The EFB 112 b includes spare ports 150. Thus all communications by EFBs 112 a and 112 b with the ground network 48 are directed through the EFB 112 a. It should be noted, however, that in the present configuration the EFBs 112 a and 112 b are configured in essentially the same manner and can communicate with each other via Ethernet connections 132. Thus the EFBs 112 may include essentially the same software and hardware. Accordingly, for example, the spare ports 150 of the EFB 112 b may be used instead of the ports 144 and 148 of the EFB 112 a so that the EFB 112 b may be used in place of the EFB 112 a to perform functions associated with the ports 144 and 148. Other configurations are possible, however, wherein functions and/or capabilities of the EFBs 112 may differ in some respects.
Referring again to the EFBs 112 a and 112 b, each EFB includes security software whereby the EFB may be authenticated to the ground network for communication with the ground network 48. Thus an EFB 112 may be configured to communicate with the ground network 48 via a secure connection, for example, a virtual private network (VPN).
A router/switch 160 is connected with the EFBs 112 by one or more connections 162. For example, as shown in
The portable EFB devices 108 can be reversibly connected with the EFB system 104 at ports 168 of the router/switch 160. The portable devices 108 are powered by a power source 172. Each portable device 108 includes a processor and memory and may be, for example, a laptop computer or a pen tablet computer, although other types of personal computing devices (PEDs) could be used in other configurations. Generally, a device 108 may be configured and/or classified in various ways. For example and not by way of limitation, in some configurations a device 108 may be mounted near observer seats of the aircraft and may be classified as a Class 2 device.
Although the router/switch 160 is connected with the EFB 112 a, the router 160 alternatively could be connected with the EFB 112 b. Further, although in the present embodiment the router/switch 160 is connected with the computer 128, in some embodiments the router/switch 160 is connected with the computer 126. In some other configurations the router/switch 160 may be omitted and the devices 108 can be connected directly with one or more of the computers 126 and 128. Additionally or alternatively, when connected and authenticated to the EFB system 104 as further described below, each portable EFB device 108 can communicate with each EFB 112 and may address either or both EFBs 112.
A portable device 108 may be configured with the same operating system OS B as the computers 128, which in the present exemplary configuration is a Windows® operating system. The portable device 108 also is configured to perform various functions and/or applications, including but not necessarily limited to applications currently allowed by FAA rules to be performed by Class 1 and/or Class 2 EFB devices. Additionally or alternatively, a portable device 108 is configured to execute a security software application, and the EFBs 112 are configured to execute a corresponding security application, for authenticating a portable device 108 for operation in connection with the EFB system 104.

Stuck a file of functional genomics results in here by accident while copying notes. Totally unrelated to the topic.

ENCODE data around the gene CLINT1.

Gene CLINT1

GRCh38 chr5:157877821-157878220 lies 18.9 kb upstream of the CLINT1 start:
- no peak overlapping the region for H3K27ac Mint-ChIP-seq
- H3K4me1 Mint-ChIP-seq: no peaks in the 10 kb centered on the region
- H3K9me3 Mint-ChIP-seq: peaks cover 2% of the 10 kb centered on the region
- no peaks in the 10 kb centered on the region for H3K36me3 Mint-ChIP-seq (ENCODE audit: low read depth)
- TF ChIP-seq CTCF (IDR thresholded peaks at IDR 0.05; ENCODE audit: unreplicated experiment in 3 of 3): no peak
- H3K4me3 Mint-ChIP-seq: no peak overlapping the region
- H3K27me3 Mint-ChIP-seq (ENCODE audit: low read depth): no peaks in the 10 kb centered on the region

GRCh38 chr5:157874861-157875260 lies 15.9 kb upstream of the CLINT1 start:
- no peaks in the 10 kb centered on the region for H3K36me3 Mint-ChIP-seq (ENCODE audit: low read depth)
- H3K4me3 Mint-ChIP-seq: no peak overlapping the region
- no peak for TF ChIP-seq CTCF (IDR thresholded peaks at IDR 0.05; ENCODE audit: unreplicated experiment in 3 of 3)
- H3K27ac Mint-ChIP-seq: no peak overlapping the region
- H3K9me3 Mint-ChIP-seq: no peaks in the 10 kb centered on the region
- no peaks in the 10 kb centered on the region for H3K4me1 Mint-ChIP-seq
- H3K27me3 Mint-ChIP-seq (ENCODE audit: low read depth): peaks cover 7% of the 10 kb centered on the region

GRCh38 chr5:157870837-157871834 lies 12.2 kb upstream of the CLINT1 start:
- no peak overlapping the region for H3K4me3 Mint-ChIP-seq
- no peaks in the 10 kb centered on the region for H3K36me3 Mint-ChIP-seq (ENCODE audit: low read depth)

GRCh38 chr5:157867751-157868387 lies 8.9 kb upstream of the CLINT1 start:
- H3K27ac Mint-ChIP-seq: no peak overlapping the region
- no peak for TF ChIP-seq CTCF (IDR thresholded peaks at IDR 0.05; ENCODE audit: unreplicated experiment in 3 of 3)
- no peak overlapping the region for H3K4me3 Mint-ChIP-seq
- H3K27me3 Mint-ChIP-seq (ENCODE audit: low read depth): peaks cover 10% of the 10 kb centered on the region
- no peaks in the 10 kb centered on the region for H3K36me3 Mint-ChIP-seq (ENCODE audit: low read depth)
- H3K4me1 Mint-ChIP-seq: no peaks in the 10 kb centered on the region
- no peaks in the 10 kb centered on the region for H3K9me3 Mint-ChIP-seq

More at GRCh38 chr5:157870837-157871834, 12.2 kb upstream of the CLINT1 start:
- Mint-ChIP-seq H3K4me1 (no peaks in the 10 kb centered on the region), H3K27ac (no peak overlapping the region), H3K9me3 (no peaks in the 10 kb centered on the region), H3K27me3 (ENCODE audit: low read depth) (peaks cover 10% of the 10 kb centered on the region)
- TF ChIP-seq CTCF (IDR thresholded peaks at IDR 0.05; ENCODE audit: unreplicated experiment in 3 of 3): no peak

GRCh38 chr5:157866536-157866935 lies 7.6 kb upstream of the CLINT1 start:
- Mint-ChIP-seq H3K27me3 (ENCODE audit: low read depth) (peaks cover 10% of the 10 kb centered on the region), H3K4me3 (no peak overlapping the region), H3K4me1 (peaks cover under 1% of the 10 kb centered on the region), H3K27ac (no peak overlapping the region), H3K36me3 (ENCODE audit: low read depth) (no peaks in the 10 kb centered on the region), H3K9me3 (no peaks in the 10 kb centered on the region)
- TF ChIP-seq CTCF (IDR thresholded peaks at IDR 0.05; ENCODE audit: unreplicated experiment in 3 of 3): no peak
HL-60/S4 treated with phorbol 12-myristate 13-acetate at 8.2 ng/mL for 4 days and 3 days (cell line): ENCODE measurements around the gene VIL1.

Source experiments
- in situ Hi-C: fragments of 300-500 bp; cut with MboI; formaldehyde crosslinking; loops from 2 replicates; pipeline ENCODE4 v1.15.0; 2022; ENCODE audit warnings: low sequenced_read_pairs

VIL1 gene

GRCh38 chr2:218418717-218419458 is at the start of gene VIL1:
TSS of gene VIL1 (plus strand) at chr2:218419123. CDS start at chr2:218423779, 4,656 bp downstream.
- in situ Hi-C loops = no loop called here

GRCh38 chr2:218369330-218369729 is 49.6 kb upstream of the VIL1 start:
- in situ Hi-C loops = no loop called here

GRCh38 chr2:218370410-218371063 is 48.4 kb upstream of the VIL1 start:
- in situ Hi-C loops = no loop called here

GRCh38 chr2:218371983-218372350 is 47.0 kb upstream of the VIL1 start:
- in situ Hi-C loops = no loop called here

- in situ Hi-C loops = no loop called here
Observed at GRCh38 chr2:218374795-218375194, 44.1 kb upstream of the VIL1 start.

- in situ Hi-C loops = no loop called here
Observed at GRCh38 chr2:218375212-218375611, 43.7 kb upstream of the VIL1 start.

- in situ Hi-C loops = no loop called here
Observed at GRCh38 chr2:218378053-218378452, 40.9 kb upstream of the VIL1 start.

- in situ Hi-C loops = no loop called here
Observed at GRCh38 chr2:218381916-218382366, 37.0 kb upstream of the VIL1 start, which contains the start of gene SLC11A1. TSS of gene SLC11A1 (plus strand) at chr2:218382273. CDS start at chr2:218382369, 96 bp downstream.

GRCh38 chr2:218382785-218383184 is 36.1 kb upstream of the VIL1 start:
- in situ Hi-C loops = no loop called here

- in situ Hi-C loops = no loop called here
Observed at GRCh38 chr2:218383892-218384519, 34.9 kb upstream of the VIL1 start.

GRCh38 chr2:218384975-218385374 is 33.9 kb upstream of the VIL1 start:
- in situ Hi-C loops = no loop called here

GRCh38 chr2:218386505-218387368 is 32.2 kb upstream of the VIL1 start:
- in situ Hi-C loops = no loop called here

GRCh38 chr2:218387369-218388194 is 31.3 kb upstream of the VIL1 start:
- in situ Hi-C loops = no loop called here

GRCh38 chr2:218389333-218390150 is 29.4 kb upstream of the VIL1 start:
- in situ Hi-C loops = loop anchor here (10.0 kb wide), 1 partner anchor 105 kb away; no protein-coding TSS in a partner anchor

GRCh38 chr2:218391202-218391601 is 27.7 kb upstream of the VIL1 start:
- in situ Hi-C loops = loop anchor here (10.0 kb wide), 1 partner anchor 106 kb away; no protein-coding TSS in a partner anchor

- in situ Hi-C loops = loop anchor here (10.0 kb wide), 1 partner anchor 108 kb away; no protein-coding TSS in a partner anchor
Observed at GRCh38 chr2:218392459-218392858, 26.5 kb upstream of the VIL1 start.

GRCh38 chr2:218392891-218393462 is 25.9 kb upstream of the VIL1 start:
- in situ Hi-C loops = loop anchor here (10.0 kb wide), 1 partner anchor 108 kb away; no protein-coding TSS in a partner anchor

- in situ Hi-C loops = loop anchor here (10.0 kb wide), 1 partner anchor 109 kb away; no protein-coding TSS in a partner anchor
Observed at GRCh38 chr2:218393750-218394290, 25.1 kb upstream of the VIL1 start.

When a user connects a portable EFB device 108 at a port 168 of the router/switch, the EFB 112 a detects the connection and requests the connected portable device 108 for a digital certificate or key in accordance, e.g., with a preconfigured trust procedure and/or infrastructure. If, for example, the EFB 112 a receives and authenticates a certificate from the connected portable device 108, the computer 128 of the EFB 112 a establishes a trusted link with the device 108. A secure connection, for example, a virtual private network (VPN), then is established between the EFB and the device 108. If the certificate authentication fails, the computer 128 denies connection and blocks access by that device 108 through the router/switch 160. Additionally or alternatively, the portable device itself could block access through its router/switch 160 port.
When a trusted link and secure connection are established between the EFB 112 a and the connected portable device 108, software clients may be enabled on the EFBs 112 and on the portable device(s) 108 which provide for application-to-application communication. A conceptual diagram of selected elements of the apparatus 100 and various exemplary software application modules is indicated generally in
A software module 202 for a given application, when executing on an EFB 112, can send messages to and receive messages from a corresponding module 206 for the same application on the portable device 108. Similarly, when a module 206 for a given application is executing on the portable device 108, the module 206 can send messages to and receive messages from a corresponding module 202 for the same application executing on an EFB 112. Such applications may include but are not limited to terminal chart, electronic logbook (ELB), performance and/or electronic documents (EDOCS) applications.